Serbia: Don't Leave the Infrastructure Naked
July 30, 2014
Amongst the latest thunders and downpouring rain, I am thinking of all the people whose lives were ruined by the floods in May. But I am also thinking about Serbia and its flood protection infrastructure. A big part of it was damaged during the floods in May.
What will happen if the rain continues with the intensity of last Monday afternoon? What will happen if my colleagues are correct when they say that the impact of climate change in Western Balkans is likely to exacerbate the flood potential and increase the risk of more extreme weather events? According to them, by 2050 the flood water volume on Sava at Sremska Mitrovica will increase by 10 percent and on Drina by 15 percent due to climate change alone.
So, what needs to be done? The first step is to assess and map the risk. The second is to reduce the risk. The third is preparedness, then comes financial protection and, finally, resilient reconstruction.
The first step means developing maps with areas that are under the risk from floods. The maps should be developed at the community level and must be accompanied by public outreach so that everyone is aware of the areas under the risk.
The second one – reduction of the risk – requires proper land use planning, infrastructure retrofitting, policies and regulation and many other things. For example, people should be banned from building houses in flood prone areas (which were identified in the first step).
In addition, Serbia can decide to do something Poland did: along the Odra River they use 25 square kilometers of land as agricultural land – in a normal situation. There is nothing there but plots. But when the floods threaten, this land is used to receive the excess water (so it becomes a “flood retention reservoir”) that would otherwise flood the city downstream.
The damage is minimal as everyone is aware how this works. Besides, the idea is to make sure the crops are insured against the flood. In addition to building new infrastructure (such as mobile flood barriers in the cities and fortifications of the river beds where necessary), Serbia must also pay attention to maintenance of the existing infrastructure. Let me again give you an example of how bad the situation here is.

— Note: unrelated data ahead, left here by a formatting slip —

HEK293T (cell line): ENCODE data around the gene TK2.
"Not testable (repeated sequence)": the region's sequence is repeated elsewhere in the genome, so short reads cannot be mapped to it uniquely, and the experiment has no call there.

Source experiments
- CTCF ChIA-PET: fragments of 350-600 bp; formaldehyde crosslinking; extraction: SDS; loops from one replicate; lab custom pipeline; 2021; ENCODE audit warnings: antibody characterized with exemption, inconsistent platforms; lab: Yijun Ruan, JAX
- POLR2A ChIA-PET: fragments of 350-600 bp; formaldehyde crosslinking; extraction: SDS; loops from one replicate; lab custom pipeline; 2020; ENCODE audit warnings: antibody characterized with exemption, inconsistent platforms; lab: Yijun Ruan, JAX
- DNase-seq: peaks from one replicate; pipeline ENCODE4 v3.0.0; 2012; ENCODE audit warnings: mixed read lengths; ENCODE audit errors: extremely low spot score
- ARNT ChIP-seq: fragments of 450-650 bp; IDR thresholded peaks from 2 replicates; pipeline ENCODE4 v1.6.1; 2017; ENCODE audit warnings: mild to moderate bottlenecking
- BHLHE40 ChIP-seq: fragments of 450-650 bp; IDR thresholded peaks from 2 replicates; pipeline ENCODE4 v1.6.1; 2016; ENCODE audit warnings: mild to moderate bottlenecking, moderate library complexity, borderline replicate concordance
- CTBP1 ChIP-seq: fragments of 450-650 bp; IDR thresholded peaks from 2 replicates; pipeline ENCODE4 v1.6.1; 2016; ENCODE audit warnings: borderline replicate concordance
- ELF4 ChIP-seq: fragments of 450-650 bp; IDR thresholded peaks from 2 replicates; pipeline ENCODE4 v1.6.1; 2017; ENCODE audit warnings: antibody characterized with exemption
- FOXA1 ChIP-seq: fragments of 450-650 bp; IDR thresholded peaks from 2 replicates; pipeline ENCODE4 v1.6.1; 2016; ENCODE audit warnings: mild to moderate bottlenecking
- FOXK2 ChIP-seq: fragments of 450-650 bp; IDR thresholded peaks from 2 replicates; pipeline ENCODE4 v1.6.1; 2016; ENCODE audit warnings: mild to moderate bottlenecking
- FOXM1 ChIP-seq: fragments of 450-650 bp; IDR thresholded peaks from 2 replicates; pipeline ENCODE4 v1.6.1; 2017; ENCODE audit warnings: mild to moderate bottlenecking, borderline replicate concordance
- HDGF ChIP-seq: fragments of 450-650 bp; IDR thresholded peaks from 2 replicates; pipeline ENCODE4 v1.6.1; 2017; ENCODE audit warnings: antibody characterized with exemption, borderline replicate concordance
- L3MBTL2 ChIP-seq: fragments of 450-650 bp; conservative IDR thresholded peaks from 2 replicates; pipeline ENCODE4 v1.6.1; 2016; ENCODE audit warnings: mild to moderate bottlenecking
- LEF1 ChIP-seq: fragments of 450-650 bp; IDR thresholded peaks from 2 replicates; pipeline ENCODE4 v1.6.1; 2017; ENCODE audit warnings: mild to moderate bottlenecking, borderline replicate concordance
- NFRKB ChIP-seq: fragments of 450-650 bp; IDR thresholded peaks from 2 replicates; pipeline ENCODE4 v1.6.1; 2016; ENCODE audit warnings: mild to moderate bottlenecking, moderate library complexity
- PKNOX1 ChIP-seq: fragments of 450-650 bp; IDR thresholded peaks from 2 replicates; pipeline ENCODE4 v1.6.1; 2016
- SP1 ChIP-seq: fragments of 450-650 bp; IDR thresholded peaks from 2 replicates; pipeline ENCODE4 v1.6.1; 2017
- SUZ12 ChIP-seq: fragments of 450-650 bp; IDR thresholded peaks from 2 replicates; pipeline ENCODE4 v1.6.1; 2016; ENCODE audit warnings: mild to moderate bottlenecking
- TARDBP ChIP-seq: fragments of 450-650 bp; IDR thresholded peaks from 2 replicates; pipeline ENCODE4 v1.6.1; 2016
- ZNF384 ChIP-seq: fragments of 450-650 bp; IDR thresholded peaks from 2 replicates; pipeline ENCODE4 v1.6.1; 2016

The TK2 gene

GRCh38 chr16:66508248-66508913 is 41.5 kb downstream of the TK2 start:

A few years ago, under a World Bank financed project, the embankment of the Nisava River in Nis was rehabilitated. Several months after the work was finished my colleagues went to see how the system works. Well, no one in Nis cared to maintain the works so the situation was not good! It doesn’t even cost much to do it. It doesn’t cost much for Serbia Vode to check for fox holes in embankments at least once a year. You get the picture!
The third step - preparedness - implies that civil protection systems are in place, that emergency-response equipment is pre–positioned, that there is an early-warning system, and things like that. Financial protection implies that there is an ex-ante and ex-post plan and instruments to deal with liabilities. As for the recovery, people should know in advance who does what and how.
Serbia’s partners across the world gathered recently in Brussels at the Donors’ Conference and pledged significant financial resources to reconstruct the damage done in May. It is a good opportunity for the government to make one more step – to organize and prepare for the next challenge that high waters can bring.
It’s not rocket science, is it? So, when will Serbia do it?
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